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LIVING IN FRANCE

Driving, food and emergency phone calls: 6 essential articles for life in France

From your legal rights to the best places in France to be a student, via some tips for driving this summer and a culinary dilemma - here are 6 essential articles for life in France.

Driving, food and emergency phone calls: 6 essential articles for life in France

The French Constitution offers broad legal protection to anyone in France from the right to trial to the right to legal advice, but there are some scenarios specific to foreigners in France, as well as some advice from lawyers and embassies on dealing with French police

EXPLAINED: What are your legal rights as a foreigner in France?

What to do if you are arrested in France 

Summer’s here and as well as trips to the beach and drinking rosé and spritzes, it can all too often be the season for wildfires, especially in the south of the country.

If you’re unfortunate enough to be in the vicinity of a wildfire, here’s what to do

What to do if you see and wildfire

And if you need to call emergency services for any reason while in France, here’s our emergency vocab guide.

Emergency in France: Who to call and what to say 

If you’re planning to study in France, some cities are more attractive than others. This year, for the 2023 ranking, five French cities – Paris, Lyon, Toulouse, and Montpellier – made the 140-city list, with Paris making the top 10. 

Revealed: The best cities in France to be a student

If you drive in France, you may have seen the people who go straight through the toll booths without having to queue. Ever wondered how they do it? It’s a little thing called télépéage.

Driving in France: What is télépéage and how does it work?

Along with wine and the baguette, certain culinary habits are along the most often-cited clichés about the French – in fact the supposed habit of eating frogs’ legs even led the English to nickname the French ‘frogs’ (in return they are called les Rosbifs – the roast beef-eaters). But, do they really…?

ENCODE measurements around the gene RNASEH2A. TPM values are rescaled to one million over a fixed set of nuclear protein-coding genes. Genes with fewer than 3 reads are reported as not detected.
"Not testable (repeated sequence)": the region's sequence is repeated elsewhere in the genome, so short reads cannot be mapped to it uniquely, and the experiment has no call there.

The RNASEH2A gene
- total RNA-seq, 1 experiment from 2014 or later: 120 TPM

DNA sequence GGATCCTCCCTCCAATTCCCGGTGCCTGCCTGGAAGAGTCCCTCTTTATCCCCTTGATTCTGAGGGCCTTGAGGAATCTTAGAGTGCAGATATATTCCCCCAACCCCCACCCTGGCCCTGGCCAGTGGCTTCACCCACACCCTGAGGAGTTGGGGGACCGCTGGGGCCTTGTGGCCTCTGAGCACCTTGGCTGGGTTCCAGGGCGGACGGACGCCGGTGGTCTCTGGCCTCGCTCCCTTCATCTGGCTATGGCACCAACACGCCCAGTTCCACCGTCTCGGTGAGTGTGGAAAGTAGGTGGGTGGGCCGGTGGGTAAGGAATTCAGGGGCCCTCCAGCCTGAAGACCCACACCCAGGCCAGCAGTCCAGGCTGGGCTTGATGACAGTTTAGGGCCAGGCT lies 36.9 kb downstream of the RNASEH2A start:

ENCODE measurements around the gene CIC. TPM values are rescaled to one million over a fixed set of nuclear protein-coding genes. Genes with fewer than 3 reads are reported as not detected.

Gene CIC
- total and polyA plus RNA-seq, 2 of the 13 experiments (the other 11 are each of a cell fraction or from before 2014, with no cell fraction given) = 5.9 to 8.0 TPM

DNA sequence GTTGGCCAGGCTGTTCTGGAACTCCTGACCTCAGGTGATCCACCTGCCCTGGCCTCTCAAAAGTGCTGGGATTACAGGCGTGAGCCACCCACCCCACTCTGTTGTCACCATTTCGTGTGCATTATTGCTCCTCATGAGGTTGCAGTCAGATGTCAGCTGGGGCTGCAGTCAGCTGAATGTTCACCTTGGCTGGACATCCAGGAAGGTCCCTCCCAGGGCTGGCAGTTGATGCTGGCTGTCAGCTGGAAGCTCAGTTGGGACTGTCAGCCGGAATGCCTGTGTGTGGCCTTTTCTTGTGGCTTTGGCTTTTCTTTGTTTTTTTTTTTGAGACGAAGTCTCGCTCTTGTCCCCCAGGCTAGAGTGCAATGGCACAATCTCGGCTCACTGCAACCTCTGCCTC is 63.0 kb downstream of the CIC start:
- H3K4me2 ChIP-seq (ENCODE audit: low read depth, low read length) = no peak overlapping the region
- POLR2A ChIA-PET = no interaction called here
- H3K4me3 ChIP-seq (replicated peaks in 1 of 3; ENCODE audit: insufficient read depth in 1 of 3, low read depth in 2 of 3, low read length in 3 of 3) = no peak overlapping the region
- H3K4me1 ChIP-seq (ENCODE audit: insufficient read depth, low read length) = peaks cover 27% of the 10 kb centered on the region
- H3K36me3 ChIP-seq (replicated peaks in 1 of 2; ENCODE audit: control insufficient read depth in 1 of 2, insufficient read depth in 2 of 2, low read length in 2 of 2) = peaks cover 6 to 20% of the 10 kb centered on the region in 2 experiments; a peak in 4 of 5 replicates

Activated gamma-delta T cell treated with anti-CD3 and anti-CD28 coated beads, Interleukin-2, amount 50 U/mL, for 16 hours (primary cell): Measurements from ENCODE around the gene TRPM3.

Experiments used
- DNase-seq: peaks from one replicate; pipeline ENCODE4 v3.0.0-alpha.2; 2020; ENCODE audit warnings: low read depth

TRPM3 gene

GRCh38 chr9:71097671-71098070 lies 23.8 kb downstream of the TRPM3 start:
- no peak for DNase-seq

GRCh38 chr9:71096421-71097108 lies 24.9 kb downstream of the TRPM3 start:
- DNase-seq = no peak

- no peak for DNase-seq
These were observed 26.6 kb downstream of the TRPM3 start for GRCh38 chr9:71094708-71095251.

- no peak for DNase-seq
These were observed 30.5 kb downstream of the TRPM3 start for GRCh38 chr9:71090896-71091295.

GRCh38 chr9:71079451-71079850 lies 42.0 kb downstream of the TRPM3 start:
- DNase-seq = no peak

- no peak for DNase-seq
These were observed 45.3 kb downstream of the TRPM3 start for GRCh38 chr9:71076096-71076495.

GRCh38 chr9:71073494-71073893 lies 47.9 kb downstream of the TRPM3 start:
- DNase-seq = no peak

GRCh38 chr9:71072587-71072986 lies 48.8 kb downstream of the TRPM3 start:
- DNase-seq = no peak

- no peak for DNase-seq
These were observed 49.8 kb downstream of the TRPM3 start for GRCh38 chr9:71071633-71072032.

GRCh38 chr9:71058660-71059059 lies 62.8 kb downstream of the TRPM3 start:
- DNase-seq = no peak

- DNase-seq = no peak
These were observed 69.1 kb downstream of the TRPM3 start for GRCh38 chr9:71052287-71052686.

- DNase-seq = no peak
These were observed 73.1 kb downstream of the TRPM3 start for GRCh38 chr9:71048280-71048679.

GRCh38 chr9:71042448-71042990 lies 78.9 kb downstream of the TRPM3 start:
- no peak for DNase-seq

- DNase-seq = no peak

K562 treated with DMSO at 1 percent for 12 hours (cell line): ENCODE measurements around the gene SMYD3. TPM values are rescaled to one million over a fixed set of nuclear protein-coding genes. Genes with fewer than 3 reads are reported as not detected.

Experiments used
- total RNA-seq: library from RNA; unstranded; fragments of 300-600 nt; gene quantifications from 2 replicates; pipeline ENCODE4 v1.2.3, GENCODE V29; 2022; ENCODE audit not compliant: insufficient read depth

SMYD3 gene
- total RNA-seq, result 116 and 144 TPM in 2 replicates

Reader question: Do the French really eat frogs, snails and horses?

It’s the question that every foreigner in France has been asked – why did you move here? From cycling opportunities to education, retirement to romance and – overwhelmingly – an improvement in their quality of life, readers of The Local have been sharing why they moved to France, and what keeps them here

‘Our life is so much better here’ – Why do people move to France?

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READER QUESTIONS

Reader question: Why does secular France have Catholic holidays?

You might not have thought about it too much as you enjoyed an extra day off work, but it is perhaps unexpected that France - proudly secular since 1905 - has so many public holidays based around Catholic festivals.

Reader question: Why does secular France have Catholic holidays?

Reader question: Why does France have Catholic holidays like Ascension, Assumption and Toussaints? I thought it was supposed to be a secular republic?

The French Republic is very proud of its secular principles but yet as some readers observed, many public holidays are linked to Catholic celebrations, a reminder of its religious history.

Roughly half of the public holidays in France represent Catholic events: Easter, Ascension (May 26th), Assumption (August 15th), Pentecost (for some people), All Saints’ day (November 1st) and of course Christmas.

If you live in Alsace-Moselle (formerly Alsace-Lorraine) you get two extra holidays, both religious ones – Good Friday (the Friday before Easter) and St Stephen’s Day (December 26th) – more on why that is later.